Iodine is an element that the human body doesn’t produce on its own, but is dependent upon it for its existence. There was a time in the United States that iodine deficiency was a major concern. Thankfully now, iodine deficiency in the United States is almost non-existent. In fact, people living in the United States are at risk of consuming too much iodine.
Here are 5 ways to prevent an iodine deficiency, but also make sure you don’t consume too much:
1. Eat a Healthy Breakfast
Breakfast is the best meal of the day, as it provides the fuel to get you going at the start of the day. Consider eating an iodine breakfast that includes rye toast, almond butter and a cup of plain yogurt and strawberries, all of which contain iodine and help to control weight gain.
Breakfast option #2 consists of eating a boiled egg, rye toast and one serving size of oatmeal. Don’t forget to add a piece of fruit to make it a well balanced breakfast.
2. Eat Kelp at Lunch
A large green leafy vegetable salad is always a wise choice as it helps (health-wise) on so many levels. Sprinkle salad with kelp, and you have just ensured your iodine intake. If kelp isn’t handy, add a little iodine and taste to your lunch salad by including a little cheese.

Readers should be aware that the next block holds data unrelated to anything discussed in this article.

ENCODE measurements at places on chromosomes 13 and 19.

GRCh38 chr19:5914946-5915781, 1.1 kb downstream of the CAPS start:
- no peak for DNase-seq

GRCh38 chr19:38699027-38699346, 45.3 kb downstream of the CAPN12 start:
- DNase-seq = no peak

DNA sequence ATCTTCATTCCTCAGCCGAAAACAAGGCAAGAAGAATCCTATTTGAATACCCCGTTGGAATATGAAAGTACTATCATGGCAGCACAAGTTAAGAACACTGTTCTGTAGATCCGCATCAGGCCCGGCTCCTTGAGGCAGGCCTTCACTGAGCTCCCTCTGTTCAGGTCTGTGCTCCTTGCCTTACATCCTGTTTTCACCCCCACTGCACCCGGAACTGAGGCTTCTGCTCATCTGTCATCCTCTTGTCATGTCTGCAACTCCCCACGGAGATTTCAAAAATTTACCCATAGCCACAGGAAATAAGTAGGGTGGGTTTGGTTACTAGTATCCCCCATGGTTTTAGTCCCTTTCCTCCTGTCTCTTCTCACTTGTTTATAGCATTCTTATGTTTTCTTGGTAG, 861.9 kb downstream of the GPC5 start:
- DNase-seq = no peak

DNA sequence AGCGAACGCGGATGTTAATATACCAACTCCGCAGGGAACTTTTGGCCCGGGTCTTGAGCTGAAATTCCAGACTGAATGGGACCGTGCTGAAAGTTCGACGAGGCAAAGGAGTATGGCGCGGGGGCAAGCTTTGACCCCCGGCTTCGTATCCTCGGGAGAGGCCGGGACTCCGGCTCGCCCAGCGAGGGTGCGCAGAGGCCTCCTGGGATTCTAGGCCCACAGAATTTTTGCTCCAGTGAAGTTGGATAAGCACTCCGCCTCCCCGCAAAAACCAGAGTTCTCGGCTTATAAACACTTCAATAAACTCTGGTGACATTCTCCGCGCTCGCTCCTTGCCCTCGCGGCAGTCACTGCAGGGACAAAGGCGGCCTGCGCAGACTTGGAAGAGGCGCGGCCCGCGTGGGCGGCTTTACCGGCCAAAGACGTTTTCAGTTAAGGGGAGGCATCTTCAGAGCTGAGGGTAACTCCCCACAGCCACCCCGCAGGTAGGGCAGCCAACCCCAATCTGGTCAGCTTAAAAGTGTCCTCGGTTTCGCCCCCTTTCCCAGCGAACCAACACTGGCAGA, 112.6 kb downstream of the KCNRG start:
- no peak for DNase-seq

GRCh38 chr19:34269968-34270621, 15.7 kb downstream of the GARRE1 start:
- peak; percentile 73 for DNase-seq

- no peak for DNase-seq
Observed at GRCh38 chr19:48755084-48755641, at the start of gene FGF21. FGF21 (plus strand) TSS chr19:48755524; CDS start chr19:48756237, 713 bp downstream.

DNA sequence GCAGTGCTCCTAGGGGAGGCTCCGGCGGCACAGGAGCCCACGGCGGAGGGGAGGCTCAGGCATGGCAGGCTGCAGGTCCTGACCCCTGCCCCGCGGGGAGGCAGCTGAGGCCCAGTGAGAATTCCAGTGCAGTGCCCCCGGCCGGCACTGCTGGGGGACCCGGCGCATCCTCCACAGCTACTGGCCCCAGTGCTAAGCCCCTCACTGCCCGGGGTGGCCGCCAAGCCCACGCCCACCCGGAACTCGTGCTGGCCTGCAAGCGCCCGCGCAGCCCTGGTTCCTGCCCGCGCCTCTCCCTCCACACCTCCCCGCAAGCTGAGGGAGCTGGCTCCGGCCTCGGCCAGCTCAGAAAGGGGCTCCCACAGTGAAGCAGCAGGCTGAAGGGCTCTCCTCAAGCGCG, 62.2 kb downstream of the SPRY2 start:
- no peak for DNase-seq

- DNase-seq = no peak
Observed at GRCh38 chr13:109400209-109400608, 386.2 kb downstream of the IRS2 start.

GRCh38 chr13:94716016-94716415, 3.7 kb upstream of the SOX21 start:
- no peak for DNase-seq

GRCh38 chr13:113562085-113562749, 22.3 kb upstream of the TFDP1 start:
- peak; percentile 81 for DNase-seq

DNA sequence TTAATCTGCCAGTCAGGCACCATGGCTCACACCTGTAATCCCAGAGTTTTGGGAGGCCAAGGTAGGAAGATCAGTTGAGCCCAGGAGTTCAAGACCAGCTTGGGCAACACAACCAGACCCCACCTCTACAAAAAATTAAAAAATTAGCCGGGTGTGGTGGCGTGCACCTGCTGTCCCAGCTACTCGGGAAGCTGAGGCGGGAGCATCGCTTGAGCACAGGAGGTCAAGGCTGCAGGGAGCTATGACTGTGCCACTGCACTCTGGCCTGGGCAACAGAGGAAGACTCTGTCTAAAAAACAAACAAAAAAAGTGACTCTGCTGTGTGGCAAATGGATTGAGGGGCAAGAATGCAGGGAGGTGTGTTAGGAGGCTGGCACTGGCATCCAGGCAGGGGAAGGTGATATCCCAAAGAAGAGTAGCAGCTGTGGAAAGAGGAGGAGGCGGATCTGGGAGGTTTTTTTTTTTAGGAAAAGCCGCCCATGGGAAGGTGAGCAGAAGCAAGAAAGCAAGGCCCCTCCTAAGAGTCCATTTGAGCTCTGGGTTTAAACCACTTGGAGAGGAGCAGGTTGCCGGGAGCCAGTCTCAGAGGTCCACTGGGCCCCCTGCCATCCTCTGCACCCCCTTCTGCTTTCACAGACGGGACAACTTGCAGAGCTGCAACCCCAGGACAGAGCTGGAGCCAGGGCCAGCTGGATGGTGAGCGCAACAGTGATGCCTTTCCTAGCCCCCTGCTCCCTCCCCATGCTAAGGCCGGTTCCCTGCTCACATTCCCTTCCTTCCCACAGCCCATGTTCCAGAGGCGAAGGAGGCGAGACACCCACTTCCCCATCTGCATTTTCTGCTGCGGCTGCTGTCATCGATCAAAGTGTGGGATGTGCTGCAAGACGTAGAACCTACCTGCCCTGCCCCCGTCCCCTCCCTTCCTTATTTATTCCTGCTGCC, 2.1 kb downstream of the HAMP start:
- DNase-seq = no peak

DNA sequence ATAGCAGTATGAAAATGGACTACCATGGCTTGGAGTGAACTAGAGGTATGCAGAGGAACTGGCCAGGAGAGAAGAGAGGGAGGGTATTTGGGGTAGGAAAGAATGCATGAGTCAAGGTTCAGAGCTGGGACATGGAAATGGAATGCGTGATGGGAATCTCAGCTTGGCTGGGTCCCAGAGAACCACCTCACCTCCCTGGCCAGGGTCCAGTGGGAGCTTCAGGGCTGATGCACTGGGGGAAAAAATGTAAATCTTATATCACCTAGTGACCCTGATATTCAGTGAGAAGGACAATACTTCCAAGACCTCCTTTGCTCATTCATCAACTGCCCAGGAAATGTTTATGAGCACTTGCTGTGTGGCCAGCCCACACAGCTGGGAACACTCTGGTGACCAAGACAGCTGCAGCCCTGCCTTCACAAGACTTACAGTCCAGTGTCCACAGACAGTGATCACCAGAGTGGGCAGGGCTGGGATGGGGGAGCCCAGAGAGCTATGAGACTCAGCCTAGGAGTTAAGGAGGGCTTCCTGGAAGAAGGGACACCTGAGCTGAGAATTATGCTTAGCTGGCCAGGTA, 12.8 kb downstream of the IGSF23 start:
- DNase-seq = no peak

3. Eat Seafood a Few Times a Week
Sea food is rich in iodine. Enjoy salmon or tuna steak with a large salad and wild rice. Seaweed wraps, used in making sushi, provides an excellent source of iodine.
4. Take a Supplement
Vegans choose not to eat dairy, seafood or any animal products and can take iodine supplements, or simply a multivitamin that contains iodine, to ensure iodine deficiency doesn’t exist. Another option is to eat vegetables and fruits grown in soil with a high content of iodine.
5. Consume Iodized Salt in Small Amounts
Regular table salt is one of the best ways to get iodine in the body system. Unfortunately, too much salt is not good, as it is linked to heart disease, hypertension and stroke. Therefore, salt should be consumed in small amounts.
Without iodine, important hormones cannot be produced. The good news is a tablespoon of iodine is all that is needed over the course of a life time. Unfortunately, the body does not store iodine and thus small amounts are needed to replenish the body. In Americans, it is easy to see how one can get too much iodine, which can be just as bad as not getting enough. Excess iodine levels can cause problems with the thyroid, ultimately reversing the benefits. When iodine levels are low, the thyroid kicks into overdrive to compensate. The same holds true if there is too much iodine. This taxing experience on the thyroid can eventually cause an abundance of health concerns throughout the body.